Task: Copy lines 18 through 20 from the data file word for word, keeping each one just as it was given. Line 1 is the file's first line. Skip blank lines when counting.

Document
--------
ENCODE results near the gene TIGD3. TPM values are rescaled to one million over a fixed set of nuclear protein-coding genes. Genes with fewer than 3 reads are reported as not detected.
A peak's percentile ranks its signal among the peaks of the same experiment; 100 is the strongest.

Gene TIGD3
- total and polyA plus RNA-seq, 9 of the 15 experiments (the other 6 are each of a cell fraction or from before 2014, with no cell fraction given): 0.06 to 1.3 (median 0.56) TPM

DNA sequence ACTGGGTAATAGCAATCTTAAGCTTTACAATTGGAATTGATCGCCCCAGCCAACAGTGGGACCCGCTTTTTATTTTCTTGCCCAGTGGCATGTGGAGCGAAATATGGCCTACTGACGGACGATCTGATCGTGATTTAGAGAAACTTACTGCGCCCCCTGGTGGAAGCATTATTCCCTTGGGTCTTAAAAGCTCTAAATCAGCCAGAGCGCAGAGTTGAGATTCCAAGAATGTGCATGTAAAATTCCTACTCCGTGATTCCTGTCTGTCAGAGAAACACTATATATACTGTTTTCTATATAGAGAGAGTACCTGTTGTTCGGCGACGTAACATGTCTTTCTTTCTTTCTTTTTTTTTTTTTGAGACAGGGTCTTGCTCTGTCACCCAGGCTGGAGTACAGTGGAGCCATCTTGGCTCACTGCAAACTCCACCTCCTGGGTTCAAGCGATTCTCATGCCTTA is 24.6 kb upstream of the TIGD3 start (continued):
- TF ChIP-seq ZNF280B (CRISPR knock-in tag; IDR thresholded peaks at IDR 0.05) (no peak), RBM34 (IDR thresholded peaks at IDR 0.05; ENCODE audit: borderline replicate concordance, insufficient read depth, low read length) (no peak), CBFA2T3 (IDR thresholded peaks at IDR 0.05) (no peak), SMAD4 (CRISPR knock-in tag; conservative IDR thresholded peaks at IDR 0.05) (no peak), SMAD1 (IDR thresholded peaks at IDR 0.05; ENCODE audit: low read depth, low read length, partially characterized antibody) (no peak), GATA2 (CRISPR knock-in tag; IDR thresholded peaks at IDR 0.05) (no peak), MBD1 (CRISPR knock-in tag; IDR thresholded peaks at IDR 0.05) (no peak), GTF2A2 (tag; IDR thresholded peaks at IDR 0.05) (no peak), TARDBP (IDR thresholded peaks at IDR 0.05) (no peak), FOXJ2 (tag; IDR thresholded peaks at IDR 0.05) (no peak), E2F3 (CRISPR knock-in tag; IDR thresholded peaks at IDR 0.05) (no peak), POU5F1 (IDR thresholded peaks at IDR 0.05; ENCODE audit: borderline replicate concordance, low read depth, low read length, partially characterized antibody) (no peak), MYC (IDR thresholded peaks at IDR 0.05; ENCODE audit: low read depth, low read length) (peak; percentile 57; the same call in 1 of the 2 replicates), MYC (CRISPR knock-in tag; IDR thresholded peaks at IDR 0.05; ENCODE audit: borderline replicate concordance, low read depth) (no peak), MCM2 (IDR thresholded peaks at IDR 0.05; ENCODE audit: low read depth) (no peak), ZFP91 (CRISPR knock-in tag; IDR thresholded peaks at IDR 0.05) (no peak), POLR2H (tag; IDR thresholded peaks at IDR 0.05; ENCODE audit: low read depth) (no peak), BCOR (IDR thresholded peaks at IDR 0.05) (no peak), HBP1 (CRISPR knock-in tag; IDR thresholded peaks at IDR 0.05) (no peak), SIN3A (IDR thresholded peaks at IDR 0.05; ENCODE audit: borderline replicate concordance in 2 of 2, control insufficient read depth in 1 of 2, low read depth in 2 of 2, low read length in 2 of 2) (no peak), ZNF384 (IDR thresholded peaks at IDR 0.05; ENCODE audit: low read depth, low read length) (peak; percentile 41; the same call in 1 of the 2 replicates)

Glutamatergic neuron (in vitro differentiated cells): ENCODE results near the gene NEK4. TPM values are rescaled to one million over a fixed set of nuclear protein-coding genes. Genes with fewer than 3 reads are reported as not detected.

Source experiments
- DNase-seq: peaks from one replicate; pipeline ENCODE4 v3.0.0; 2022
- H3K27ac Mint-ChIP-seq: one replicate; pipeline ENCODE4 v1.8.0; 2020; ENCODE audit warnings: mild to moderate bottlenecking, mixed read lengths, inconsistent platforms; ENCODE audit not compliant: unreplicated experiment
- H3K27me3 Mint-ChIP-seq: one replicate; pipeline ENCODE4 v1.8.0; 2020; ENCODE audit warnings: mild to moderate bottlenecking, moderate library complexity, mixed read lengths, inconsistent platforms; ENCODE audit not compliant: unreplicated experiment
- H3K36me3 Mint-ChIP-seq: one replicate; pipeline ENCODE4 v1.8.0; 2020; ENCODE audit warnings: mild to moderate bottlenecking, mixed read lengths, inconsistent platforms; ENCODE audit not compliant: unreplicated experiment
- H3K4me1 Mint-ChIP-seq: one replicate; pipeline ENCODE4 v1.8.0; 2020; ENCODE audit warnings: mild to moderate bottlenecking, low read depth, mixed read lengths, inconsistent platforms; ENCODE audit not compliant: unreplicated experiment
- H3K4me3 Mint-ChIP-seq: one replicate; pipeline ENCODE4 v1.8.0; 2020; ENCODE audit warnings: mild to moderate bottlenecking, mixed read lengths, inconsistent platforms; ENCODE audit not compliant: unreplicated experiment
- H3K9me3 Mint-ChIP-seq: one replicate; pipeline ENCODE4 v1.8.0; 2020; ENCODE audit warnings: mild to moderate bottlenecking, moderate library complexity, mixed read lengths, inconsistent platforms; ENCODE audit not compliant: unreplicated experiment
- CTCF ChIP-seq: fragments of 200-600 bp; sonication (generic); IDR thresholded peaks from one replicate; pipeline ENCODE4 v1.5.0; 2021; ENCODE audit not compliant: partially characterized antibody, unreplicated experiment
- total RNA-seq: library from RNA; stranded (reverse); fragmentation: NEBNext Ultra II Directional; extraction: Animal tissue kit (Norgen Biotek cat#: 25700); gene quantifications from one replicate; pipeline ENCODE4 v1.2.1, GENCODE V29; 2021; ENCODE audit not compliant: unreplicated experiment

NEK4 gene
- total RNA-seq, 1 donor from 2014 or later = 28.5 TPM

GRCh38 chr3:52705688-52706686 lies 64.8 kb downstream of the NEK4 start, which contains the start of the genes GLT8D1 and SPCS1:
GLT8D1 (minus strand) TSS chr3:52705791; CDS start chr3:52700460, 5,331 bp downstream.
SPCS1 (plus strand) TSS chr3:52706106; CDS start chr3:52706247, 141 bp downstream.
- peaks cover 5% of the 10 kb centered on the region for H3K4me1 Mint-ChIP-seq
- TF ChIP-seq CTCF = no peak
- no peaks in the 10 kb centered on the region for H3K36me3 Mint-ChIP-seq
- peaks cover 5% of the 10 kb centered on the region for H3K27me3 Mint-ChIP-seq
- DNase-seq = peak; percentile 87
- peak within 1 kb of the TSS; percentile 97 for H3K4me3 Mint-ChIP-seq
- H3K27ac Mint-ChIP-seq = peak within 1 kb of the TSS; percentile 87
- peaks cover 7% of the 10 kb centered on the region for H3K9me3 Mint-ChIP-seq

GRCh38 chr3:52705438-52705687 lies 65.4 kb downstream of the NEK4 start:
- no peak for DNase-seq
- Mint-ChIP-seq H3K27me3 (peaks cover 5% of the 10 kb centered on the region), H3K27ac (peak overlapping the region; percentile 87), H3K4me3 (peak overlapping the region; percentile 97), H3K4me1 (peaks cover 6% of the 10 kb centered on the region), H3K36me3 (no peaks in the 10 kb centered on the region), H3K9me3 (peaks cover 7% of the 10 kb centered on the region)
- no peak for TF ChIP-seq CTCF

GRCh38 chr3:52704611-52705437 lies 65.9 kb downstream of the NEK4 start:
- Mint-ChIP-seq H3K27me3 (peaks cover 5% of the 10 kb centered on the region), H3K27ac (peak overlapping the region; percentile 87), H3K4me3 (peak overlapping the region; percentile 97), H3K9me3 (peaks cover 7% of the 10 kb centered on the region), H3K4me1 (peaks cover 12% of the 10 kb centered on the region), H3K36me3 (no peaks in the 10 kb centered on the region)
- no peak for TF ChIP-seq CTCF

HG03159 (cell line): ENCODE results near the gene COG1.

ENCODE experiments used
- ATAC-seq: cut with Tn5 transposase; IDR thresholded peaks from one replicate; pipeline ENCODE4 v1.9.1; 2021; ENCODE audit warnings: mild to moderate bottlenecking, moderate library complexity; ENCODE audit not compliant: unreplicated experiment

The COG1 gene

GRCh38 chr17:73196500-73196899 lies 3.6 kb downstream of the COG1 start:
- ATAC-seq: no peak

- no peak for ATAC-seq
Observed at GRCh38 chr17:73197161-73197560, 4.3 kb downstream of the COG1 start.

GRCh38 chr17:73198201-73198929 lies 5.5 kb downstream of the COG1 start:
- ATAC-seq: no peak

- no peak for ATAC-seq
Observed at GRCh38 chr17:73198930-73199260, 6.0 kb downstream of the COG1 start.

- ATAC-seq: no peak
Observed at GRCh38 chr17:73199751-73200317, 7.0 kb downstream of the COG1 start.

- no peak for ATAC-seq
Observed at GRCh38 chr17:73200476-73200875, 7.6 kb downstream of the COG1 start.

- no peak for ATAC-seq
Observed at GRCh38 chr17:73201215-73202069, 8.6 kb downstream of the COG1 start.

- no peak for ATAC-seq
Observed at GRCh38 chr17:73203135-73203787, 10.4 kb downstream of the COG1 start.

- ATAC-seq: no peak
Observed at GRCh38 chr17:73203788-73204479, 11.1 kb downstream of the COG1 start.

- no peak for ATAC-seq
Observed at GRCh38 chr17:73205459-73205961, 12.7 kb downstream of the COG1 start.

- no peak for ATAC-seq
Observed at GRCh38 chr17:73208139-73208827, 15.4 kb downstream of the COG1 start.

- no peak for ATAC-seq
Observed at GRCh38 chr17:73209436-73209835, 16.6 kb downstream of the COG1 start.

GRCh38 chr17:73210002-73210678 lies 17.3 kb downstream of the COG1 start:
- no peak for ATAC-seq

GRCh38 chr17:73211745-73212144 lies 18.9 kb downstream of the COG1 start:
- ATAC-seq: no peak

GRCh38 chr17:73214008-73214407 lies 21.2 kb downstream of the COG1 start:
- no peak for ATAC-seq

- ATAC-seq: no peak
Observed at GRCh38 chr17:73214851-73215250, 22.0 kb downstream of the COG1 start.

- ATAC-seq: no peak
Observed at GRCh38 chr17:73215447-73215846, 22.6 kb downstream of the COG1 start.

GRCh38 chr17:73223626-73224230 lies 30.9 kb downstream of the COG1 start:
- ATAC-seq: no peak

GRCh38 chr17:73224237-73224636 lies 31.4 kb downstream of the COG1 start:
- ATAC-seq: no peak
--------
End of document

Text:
NEK4 gene
- total RNA-seq, 1 donor from 2014 or later = 28.5 TPM

GRCh38 chr3:52705688-52706686 lies 64.8 kb downstream of the NEK4 start, which contains the start of the genes GLT8D1 and SPCS1: